Japanese utility lays out plan to stabilize reactors
Proposal aims for shutdown in 9 months
TOKYO — The Tokyo Electric Power Co. laid out an ambitious plan yesterday to bring the reactors at its hobbled Fukushima Daiichi nuclear power plant into a stable state known as cold shutdown within the next nine months and to try to reduce the levels of radioactive materials being released.
The goals are part of a two-part blueprint that represents Tokyo Electric’s most definitive timetable yet for controlling the reactors and improving safety conditions at the plant, which was damaged by the massive earthquake and tsunami six weeks ago.
The first part of the plan, expected to take three months, calls for building a new cooling system, critical to ensuring there are no further large-scale releases of radioactive materials. The company then hopes to cover three badly damaged reactor buildings and install filters to reduce contamination being released into the air.
At least on paper, the program represents a turning point in the company’s struggles to stabilize the reactors. For weeks, workers have been consumed with responding to a cascade of problems created not only by the original disasters but also by makeshift fixes.
By making its announcement yesterday, the company was trying to show that conditions had apparently calmed down in recent days and that it is now able to turn some of its attention to planning for the future.
The government said that evacuees who were forced to leave their homes near the Daiichi plant will be able to return in six to nine months, after the land is decontaminated. That seemed to suggest that no places would be put off limits, as they were after the 1986 Chernobyl disaster in Ukraine. But Japanese officials did not provide specifics about how contaminated the land is within several miles of the plant.
But the news means that the tens of thousands of people evacuated from the area and living in shelters will not soon be able to return to their homes, or to towns that were destroyed by the tsunami. It also means that the badly shaken government will have to continue to provide for the displaced people even as it struggles to rebuild from the quake and stabilize the economy.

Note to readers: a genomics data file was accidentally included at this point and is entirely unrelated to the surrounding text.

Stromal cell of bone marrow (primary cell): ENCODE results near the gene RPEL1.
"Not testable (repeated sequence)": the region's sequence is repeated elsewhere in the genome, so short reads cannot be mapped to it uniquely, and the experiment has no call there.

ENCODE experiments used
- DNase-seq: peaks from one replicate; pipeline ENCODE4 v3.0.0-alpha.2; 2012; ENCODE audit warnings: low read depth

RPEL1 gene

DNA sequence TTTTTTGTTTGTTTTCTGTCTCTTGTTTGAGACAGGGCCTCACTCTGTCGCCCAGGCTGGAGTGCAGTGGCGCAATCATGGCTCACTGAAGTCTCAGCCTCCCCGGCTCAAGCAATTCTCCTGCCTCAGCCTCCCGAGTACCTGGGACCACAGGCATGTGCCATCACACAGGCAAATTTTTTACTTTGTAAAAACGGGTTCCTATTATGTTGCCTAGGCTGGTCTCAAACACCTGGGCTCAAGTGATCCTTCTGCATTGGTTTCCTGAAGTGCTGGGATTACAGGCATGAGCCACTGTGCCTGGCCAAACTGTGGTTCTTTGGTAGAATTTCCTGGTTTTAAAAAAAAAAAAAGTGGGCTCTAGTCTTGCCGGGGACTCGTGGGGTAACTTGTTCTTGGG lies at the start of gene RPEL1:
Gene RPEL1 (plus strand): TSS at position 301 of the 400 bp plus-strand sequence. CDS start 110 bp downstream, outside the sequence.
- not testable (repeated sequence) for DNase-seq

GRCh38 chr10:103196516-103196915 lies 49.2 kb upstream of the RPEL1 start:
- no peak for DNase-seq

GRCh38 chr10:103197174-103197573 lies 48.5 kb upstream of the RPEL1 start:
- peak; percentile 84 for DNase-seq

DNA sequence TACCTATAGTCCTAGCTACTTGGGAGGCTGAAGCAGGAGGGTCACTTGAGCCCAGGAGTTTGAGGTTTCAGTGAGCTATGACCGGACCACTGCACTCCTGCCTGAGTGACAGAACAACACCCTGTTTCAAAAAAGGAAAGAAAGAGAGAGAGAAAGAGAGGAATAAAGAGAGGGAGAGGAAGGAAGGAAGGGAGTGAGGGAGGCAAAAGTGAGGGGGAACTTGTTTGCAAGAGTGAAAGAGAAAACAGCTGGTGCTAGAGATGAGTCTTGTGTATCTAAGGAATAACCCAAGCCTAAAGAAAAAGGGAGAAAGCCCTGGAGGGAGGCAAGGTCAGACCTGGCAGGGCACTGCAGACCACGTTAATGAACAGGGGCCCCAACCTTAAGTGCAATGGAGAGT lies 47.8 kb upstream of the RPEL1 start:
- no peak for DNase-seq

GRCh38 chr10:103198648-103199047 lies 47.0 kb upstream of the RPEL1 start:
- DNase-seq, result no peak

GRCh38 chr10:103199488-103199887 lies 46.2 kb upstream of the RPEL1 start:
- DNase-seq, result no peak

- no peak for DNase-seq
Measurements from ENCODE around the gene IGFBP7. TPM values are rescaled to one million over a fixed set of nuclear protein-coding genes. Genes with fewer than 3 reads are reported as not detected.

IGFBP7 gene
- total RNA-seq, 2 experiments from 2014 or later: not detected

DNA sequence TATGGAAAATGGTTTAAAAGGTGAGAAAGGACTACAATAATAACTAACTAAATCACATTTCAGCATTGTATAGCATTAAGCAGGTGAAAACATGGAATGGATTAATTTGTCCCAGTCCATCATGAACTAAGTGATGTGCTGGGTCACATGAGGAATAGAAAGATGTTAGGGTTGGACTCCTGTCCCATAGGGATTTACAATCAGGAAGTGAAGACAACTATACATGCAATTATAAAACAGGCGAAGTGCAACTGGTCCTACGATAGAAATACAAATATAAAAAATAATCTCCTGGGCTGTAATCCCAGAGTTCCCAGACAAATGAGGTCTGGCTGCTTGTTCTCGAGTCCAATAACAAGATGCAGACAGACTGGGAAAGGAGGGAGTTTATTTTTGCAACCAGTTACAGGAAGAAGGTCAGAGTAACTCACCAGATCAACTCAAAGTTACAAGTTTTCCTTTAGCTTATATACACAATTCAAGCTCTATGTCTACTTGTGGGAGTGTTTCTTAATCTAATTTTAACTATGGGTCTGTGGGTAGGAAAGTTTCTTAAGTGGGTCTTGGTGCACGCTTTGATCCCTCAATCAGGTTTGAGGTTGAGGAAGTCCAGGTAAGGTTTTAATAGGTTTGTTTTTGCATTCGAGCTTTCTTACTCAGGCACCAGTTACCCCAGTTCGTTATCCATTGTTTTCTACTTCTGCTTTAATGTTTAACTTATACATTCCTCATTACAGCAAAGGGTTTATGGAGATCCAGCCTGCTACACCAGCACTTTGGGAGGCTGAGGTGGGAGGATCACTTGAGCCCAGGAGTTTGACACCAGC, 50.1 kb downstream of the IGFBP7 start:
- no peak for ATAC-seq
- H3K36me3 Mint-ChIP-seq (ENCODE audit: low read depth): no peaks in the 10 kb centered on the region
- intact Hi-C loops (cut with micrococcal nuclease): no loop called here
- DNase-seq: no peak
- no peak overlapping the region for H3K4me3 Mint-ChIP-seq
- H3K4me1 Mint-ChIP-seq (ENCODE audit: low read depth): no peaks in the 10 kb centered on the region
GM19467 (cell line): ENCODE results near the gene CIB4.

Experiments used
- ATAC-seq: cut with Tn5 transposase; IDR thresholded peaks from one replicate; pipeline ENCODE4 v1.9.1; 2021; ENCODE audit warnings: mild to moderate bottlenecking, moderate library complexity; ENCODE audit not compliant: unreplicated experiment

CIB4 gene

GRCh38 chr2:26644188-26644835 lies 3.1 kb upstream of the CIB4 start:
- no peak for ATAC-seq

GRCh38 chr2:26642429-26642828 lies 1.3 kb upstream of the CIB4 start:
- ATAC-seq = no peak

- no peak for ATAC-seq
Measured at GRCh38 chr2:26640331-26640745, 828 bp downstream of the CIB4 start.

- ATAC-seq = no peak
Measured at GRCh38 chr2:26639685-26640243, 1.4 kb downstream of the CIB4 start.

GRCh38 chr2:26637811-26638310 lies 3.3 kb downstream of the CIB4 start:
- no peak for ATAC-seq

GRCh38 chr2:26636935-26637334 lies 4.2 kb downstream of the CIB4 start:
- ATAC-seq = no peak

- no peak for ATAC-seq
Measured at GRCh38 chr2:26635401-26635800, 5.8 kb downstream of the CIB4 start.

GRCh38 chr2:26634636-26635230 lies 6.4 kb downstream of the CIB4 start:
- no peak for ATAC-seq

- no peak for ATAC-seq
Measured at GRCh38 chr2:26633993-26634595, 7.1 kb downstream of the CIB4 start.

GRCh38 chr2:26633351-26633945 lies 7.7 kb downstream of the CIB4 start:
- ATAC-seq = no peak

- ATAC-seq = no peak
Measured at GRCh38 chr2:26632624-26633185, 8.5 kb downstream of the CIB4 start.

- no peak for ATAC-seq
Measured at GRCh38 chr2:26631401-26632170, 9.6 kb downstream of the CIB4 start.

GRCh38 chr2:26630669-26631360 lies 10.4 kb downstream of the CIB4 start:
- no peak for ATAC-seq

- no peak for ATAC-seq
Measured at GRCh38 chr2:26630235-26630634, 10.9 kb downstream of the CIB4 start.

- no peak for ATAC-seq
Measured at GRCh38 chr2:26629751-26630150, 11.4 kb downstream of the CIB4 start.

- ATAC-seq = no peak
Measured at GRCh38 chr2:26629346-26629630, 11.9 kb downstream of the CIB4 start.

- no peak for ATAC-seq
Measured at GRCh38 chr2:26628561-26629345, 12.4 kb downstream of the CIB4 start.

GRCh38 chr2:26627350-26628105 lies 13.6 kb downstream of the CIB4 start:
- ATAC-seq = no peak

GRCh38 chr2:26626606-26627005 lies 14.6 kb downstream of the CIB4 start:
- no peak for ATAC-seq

“We will do our utmost to ensure that people who have been forced to evacuate will be able to return to their homes and the Japanese people can live without worry,’’ Tokyo Electric’s chairman, Tsunehisa Katsumata, said in a nationally televised news conference.
Two Japanese analysts said they thought Tokyo Electric’s plan could work, although one said the company should try for a cold shutdown sooner. In the nuclear industry, cold shutdown means that the temperature of the water in the reactor is below the boiling point. Boiling must be avoided because the fuel rods have to be kept under water to avoid meltdown.
The announcement that a new cooling system would be built appeared to be an admission that efforts to restart the old system had failed.
Hidehiko Nishiyama, deputy director general of the Nuclear and Industrial Safety Agency, said as much at a news conference late yesterday, announcing that “there is a possibility that normal cooling systems cannot be revived.’’
He added, however, that it is not yet possible to know for sure.
In a show of support, Secretary of State Hillary Rodham Clinton flew to Japan from Seoul, becoming the most senior American official to visit since the disaster. She told Japan’s foreign minister, Takeaki Matsumoto, that her visit reflected “our very strong bonds of friendship that go very deep into the hearts of our people.’’
Clinton said the United States is “doing everything we can to support Japan, and we have very good cooperation.’’ The US military has participated in rescue efforts in Japan, even after some personnel were exposed to radiation, and Americans quietly helped reopen a major regional airport. Clinton also met with Emperor Akihito and Empress Michiko at the Imperial Palace.
Since the cooling system at the plant failed, Tokyo Electric has been cooling the reactors and the pools that hold used fuel rods by pouring tons of water on them. But as the water boils in the reactors, pressure rises too high to pump in more water, so workers have to vent to the air and feed in more water.
That means the plant is consistently spewing radioactive materials into the air. And although much of the water that is used evaporates, tons of runoff have also been created.
Building a new cooling system would eliminate the runoff because it would be a closed loop, like the systems previously used at the plant. Such systems cool the steam that comes off the reactors, creating water that is pumped back into the reactors. The system would also stop venting, if it works correctly.
Until the new system is built, Tokyo Electric intends to set up a water processing unit that removes radioactive particles and salt, and store it in tanks, and place temporary covers over the reactor buildings and install air filters to help reduce the venting.